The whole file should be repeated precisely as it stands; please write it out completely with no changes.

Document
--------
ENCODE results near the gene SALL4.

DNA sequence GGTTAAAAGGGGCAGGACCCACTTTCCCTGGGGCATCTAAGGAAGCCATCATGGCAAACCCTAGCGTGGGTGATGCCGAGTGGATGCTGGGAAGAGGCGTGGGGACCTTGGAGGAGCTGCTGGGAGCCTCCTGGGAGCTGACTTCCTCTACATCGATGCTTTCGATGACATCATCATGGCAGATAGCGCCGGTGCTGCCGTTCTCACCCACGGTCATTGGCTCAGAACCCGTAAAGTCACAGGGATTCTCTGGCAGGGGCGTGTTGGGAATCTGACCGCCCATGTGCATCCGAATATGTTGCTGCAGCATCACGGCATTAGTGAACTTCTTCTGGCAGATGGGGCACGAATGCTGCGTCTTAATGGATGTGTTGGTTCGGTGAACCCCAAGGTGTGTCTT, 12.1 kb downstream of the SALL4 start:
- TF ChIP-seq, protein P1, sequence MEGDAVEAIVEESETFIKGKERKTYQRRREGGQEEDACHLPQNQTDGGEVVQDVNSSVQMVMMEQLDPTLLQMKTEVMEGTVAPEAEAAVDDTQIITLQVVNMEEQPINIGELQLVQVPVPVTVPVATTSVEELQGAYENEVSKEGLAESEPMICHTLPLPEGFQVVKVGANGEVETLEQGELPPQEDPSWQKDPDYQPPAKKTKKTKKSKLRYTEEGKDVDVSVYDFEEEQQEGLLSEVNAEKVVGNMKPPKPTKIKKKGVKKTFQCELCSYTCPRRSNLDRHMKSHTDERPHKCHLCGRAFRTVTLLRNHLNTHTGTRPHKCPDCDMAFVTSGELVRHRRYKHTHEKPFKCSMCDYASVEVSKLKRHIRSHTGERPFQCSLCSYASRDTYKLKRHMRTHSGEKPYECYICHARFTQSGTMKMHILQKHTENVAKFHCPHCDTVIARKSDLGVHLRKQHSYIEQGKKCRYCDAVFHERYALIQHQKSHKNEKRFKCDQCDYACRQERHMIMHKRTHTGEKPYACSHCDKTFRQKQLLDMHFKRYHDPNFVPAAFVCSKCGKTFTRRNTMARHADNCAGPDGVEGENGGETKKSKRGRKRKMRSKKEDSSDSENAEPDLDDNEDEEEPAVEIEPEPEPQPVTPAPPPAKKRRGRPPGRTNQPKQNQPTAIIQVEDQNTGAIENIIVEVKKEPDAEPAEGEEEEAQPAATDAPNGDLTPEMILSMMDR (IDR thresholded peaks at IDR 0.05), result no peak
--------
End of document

ENCODE results near the gene SALL4.

DNA sequence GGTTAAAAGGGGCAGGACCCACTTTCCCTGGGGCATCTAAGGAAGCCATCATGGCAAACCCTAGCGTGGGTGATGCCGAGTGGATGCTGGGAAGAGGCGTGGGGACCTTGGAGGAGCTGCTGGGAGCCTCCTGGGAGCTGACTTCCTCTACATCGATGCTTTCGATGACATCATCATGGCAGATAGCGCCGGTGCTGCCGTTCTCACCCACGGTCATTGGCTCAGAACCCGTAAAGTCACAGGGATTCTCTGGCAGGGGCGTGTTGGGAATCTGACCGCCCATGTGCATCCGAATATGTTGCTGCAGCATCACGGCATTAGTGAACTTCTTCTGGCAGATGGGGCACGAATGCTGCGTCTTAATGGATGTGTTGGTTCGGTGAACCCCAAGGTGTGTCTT, 12.1 kb downstream of the SALL4 start:
- TF ChIP-seq, protein P1, sequence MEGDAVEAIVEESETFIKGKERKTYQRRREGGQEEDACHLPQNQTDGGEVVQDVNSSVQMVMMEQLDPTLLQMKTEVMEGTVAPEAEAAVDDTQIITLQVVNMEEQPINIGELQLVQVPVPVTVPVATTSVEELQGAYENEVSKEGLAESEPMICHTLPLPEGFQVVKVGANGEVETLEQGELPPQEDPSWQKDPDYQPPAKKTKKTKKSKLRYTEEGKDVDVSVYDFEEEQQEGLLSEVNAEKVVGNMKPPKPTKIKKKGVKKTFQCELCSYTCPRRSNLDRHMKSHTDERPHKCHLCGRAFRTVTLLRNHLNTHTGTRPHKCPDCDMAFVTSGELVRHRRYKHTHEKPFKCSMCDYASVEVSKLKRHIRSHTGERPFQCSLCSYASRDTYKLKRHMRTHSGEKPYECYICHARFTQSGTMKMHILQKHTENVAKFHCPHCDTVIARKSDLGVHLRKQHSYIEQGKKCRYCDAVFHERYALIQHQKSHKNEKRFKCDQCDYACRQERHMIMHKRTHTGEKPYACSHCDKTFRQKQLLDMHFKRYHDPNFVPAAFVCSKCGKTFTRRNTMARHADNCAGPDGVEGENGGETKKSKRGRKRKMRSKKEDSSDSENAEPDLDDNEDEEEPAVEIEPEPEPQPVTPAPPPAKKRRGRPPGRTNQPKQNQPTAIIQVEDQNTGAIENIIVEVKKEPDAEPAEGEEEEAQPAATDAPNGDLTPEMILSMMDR (IDR thresholded peaks at IDR 0.05), result no peak